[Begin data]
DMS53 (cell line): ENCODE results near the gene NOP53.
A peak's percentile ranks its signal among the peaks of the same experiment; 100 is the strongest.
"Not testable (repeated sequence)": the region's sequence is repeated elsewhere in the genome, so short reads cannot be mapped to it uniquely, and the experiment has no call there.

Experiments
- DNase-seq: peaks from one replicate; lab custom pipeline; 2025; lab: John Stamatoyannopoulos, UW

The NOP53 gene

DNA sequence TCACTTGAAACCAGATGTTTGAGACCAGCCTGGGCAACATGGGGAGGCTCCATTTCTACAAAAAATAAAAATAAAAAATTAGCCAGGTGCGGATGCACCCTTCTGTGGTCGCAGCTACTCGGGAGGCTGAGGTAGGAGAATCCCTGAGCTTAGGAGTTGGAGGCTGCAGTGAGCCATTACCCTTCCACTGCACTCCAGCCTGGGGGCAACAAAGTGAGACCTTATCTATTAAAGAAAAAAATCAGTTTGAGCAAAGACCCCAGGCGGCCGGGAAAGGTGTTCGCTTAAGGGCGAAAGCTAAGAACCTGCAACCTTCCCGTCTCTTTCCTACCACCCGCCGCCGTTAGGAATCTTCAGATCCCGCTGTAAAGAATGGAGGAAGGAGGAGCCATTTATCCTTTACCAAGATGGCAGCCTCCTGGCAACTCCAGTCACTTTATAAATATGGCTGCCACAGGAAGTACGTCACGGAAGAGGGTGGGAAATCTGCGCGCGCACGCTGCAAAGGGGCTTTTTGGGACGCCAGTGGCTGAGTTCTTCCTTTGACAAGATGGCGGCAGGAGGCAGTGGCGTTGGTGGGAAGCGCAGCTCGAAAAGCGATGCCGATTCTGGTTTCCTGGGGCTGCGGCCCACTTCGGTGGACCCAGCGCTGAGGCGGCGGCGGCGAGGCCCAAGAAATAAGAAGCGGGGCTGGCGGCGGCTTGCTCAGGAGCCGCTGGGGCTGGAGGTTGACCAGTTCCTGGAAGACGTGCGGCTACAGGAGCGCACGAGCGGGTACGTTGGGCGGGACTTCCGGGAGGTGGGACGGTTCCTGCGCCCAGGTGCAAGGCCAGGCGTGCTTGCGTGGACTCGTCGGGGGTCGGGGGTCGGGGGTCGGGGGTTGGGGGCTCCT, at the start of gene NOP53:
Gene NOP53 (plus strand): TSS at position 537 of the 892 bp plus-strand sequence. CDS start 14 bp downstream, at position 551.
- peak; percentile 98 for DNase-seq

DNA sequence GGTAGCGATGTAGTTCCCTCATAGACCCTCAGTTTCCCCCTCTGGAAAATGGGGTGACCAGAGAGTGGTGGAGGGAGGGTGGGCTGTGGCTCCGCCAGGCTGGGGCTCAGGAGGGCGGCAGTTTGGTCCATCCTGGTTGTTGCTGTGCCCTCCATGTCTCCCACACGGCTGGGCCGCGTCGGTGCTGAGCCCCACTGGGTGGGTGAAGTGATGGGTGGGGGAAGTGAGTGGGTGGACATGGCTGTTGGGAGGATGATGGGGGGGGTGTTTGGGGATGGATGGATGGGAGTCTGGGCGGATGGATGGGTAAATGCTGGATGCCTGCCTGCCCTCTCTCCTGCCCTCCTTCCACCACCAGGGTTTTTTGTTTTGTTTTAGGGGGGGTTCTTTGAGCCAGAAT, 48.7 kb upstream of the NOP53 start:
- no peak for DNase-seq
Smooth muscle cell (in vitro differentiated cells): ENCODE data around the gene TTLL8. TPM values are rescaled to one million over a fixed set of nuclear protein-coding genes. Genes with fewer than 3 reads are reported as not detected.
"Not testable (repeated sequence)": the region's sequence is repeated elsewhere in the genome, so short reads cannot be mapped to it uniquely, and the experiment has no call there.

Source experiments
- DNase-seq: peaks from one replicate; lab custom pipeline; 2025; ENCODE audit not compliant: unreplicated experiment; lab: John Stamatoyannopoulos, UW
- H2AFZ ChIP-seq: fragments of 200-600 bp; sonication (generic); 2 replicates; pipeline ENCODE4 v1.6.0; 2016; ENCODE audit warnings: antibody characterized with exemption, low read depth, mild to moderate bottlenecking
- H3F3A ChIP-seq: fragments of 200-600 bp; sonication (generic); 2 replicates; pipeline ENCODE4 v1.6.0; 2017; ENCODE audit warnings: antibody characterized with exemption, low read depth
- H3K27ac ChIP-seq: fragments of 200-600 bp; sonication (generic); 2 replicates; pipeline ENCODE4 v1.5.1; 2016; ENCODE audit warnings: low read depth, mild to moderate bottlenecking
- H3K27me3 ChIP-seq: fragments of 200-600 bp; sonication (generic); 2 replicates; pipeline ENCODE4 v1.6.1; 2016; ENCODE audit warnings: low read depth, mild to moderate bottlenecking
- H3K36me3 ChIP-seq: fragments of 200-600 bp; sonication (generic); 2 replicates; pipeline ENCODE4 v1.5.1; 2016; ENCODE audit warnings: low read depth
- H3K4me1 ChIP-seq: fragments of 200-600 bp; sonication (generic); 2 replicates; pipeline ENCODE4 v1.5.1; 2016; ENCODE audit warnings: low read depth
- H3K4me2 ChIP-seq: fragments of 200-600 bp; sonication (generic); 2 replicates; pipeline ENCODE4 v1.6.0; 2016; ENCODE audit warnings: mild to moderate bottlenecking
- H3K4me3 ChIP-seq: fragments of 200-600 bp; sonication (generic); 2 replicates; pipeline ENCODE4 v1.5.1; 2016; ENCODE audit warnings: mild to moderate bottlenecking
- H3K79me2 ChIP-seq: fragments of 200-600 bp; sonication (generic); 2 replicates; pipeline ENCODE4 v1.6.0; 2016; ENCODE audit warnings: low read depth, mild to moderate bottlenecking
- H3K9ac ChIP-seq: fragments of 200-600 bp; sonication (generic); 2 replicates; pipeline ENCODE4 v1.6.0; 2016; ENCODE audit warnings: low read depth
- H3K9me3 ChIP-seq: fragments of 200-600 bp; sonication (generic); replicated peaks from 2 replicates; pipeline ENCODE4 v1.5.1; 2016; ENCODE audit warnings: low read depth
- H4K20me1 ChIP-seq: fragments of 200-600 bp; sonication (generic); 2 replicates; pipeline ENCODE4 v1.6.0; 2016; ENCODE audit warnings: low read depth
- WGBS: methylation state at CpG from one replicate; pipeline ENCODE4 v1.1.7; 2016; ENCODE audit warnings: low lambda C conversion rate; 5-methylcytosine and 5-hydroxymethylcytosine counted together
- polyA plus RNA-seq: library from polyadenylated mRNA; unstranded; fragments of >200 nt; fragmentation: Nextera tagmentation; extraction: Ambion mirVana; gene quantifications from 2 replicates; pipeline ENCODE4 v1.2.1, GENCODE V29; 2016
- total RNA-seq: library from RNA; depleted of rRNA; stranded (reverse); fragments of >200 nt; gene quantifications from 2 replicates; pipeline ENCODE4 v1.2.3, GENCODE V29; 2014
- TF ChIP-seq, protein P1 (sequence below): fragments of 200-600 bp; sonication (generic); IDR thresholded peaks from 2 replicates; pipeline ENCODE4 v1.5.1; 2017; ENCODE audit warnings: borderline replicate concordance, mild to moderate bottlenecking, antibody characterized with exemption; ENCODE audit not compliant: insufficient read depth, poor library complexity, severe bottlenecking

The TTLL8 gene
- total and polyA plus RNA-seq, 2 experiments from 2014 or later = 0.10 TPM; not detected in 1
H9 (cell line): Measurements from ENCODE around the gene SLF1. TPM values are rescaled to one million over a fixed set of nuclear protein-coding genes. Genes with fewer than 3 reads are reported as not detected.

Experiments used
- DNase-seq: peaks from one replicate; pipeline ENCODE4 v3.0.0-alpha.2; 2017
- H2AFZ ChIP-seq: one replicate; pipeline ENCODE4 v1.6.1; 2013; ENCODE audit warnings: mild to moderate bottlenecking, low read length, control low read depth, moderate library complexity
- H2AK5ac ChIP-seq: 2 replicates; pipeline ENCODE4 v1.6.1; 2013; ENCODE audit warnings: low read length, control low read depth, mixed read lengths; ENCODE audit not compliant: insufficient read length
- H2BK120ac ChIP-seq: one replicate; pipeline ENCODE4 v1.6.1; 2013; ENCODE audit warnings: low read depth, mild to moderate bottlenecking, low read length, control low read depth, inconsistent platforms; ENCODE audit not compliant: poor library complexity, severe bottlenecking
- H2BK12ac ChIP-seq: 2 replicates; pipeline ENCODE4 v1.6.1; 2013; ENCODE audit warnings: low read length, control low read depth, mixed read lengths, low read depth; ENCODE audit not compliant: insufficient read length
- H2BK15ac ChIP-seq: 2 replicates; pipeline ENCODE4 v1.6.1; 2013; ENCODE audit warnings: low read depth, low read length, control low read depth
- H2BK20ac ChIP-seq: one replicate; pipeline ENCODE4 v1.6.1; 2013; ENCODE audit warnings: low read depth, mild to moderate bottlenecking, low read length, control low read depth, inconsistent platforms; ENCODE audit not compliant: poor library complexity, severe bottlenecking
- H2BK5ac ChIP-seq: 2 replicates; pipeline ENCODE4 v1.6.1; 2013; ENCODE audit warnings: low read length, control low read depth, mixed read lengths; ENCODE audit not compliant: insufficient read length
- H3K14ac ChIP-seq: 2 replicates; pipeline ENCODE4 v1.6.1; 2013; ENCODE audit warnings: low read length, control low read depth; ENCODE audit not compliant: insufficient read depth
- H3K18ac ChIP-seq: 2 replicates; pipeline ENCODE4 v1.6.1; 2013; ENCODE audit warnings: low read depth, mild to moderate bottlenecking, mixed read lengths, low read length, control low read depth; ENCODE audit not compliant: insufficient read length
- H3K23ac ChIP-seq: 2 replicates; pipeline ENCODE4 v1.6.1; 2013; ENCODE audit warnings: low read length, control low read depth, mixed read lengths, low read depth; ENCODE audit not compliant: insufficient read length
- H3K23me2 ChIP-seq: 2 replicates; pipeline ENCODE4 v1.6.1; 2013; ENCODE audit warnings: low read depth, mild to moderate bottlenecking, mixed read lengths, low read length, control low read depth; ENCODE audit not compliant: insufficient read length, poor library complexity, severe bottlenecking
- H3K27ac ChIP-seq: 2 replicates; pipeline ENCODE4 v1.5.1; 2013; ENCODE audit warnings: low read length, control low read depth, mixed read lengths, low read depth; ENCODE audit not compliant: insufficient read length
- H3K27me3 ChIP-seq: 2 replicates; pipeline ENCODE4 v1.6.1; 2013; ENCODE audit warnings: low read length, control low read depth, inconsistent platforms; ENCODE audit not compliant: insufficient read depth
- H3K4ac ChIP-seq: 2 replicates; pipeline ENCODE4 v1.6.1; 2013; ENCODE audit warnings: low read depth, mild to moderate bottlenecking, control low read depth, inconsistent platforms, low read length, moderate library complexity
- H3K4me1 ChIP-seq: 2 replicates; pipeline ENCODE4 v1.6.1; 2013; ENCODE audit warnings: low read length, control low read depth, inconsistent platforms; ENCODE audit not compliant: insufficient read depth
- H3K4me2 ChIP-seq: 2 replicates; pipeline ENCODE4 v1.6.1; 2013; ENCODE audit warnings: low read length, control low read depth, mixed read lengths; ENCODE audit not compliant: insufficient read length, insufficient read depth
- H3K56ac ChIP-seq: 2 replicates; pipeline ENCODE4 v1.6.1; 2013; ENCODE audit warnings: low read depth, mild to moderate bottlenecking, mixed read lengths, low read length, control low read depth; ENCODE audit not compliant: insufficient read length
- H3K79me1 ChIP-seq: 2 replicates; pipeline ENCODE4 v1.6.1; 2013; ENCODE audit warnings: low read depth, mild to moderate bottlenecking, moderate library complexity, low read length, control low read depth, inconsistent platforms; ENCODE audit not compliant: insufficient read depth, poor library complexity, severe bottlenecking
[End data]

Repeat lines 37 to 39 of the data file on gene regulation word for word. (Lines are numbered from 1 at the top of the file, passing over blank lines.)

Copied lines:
- H2AFZ ChIP-seq: one replicate; pipeline ENCODE4 v1.6.1; 2013; ENCODE audit warnings: mild to moderate bottlenecking, low read length, control low read depth, moderate library complexity
- H2AK5ac ChIP-seq: 2 replicates; pipeline ENCODE4 v1.6.1; 2013; ENCODE audit warnings: low read length, control low read depth, mixed read lengths; ENCODE audit not compliant: insufficient read length
- H2BK120ac ChIP-seq: one replicate; pipeline ENCODE4 v1.6.1; 2013; ENCODE audit warnings: low read depth, mild to moderate bottlenecking, low read length, control low read depth, inconsistent platforms; ENCODE audit not compliant: poor library complexity, severe bottlenecking